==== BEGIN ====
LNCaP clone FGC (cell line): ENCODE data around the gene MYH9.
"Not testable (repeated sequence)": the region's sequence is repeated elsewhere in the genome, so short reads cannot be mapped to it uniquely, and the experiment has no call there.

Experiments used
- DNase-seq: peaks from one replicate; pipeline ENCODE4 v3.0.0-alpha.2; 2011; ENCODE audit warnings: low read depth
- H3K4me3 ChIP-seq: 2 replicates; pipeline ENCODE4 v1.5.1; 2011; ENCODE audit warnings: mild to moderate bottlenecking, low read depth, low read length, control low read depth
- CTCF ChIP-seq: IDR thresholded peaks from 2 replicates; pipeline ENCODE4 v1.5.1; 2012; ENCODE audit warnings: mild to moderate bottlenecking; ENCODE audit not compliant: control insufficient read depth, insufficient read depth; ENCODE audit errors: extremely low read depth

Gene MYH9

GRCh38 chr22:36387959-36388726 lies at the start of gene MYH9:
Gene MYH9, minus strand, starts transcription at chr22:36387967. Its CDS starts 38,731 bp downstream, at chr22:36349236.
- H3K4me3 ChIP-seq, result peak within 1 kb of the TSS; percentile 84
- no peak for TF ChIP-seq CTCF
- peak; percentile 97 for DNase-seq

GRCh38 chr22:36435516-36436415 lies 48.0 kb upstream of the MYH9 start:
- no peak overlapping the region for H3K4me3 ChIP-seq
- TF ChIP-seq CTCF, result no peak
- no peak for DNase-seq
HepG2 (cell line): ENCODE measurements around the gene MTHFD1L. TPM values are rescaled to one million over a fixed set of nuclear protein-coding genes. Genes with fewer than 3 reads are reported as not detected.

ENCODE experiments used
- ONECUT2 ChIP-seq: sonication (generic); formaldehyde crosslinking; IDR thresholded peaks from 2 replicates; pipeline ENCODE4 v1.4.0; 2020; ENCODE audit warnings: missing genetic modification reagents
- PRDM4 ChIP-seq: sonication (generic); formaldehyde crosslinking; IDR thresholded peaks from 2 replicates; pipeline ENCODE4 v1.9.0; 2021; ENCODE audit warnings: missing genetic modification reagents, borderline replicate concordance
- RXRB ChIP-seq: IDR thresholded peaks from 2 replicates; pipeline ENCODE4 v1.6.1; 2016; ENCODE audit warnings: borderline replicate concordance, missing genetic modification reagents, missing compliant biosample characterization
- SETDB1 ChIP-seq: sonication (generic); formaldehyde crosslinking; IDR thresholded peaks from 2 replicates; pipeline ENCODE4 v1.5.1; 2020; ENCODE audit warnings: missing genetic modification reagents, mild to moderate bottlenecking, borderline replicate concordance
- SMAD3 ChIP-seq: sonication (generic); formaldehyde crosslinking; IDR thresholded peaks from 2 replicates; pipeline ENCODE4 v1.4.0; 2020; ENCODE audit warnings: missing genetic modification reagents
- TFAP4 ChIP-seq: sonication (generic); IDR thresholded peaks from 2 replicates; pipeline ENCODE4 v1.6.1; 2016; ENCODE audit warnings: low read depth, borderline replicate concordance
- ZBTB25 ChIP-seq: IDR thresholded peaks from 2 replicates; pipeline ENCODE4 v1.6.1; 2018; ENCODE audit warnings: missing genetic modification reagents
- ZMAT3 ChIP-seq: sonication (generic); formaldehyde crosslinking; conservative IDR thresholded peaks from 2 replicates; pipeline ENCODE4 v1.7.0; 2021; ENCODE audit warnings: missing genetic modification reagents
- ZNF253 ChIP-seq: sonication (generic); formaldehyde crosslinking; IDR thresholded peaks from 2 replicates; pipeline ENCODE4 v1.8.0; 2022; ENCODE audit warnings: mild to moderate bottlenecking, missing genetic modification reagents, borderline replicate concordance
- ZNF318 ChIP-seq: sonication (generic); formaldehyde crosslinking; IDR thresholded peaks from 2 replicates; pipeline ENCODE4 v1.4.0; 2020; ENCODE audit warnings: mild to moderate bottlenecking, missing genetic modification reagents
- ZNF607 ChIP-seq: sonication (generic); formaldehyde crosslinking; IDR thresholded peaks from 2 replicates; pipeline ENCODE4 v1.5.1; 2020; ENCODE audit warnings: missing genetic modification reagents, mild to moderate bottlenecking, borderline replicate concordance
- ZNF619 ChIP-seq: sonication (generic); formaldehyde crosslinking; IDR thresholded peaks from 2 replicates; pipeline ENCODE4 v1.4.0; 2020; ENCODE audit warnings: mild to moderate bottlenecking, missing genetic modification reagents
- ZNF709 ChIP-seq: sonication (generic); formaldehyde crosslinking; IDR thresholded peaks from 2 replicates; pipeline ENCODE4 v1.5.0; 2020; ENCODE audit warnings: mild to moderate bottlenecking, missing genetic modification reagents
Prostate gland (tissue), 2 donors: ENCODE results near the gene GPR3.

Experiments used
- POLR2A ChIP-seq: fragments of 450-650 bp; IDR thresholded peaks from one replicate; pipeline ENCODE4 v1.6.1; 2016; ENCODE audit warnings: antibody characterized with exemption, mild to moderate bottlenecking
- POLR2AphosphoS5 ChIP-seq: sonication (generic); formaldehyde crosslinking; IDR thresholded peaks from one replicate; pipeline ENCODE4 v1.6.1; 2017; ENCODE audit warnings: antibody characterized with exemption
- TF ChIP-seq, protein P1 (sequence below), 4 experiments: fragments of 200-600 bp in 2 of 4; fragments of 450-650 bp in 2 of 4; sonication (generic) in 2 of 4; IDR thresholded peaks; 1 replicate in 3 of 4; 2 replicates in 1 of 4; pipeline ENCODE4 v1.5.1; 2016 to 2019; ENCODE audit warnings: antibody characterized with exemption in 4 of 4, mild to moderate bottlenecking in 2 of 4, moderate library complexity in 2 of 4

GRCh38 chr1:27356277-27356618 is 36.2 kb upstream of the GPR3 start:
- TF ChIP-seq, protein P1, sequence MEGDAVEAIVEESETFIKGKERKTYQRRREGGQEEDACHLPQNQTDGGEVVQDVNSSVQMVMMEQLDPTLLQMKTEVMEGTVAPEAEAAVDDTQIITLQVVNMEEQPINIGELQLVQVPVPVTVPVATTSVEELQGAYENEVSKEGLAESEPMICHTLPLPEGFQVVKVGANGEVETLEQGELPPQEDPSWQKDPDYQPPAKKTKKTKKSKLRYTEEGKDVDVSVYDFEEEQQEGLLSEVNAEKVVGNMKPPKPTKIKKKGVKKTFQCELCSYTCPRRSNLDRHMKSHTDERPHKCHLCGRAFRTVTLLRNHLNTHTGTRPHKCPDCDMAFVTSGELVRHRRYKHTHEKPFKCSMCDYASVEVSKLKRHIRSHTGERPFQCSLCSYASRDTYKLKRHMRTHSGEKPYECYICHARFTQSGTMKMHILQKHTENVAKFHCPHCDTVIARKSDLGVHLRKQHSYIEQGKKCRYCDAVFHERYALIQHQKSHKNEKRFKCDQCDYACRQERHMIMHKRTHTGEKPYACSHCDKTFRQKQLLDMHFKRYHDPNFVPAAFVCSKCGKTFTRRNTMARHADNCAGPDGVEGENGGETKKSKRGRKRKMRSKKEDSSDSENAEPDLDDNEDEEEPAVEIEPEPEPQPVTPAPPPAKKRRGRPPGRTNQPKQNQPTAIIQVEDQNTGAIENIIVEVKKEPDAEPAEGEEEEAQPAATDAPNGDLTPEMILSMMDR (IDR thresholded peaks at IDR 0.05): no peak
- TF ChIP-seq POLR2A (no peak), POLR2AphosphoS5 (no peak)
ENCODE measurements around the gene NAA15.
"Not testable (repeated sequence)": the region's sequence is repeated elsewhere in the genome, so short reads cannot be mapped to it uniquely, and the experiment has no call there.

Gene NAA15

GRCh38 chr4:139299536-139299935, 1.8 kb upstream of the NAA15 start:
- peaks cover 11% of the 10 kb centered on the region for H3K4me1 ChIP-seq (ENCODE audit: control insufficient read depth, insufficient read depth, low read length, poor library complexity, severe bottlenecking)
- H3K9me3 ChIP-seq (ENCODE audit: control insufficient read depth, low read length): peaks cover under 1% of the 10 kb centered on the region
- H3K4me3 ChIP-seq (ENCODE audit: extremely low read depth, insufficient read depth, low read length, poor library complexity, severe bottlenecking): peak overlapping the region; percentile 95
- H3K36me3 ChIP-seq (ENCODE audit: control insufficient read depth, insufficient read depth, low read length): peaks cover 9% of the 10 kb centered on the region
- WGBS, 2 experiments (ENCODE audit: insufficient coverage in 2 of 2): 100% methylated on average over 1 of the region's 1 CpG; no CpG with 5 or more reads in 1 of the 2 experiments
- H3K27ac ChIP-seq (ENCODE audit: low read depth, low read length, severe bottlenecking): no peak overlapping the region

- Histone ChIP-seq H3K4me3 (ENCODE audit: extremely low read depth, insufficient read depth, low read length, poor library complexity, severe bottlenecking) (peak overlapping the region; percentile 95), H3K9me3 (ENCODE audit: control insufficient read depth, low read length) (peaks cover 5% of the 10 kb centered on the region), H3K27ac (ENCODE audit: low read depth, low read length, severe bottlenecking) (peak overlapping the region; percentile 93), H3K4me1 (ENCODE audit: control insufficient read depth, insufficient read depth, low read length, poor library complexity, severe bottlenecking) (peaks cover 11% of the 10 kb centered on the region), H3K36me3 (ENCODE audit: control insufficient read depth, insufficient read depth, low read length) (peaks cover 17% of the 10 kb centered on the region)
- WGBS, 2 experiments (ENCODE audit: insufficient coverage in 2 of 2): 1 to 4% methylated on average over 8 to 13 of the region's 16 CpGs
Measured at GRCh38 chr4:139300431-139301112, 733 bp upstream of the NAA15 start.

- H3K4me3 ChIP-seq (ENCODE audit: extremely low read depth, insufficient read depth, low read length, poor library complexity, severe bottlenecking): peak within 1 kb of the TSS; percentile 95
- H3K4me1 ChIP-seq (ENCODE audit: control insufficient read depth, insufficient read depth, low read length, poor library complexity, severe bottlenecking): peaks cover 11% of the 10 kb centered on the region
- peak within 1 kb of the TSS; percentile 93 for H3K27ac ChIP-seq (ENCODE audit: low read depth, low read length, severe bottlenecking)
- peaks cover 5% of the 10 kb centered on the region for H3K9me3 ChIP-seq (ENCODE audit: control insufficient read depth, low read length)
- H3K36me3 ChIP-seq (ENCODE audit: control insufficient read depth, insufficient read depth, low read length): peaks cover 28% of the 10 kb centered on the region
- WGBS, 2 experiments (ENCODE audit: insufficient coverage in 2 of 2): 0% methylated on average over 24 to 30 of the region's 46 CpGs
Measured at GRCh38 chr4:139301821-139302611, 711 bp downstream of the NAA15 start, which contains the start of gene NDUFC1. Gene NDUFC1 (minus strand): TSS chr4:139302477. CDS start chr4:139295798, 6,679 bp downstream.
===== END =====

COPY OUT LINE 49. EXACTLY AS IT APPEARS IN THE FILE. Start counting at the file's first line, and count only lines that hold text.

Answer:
- H3K27ac ChIP-seq (ENCODE audit: low read depth, low read length, severe bottlenecking): no peak overlapping the region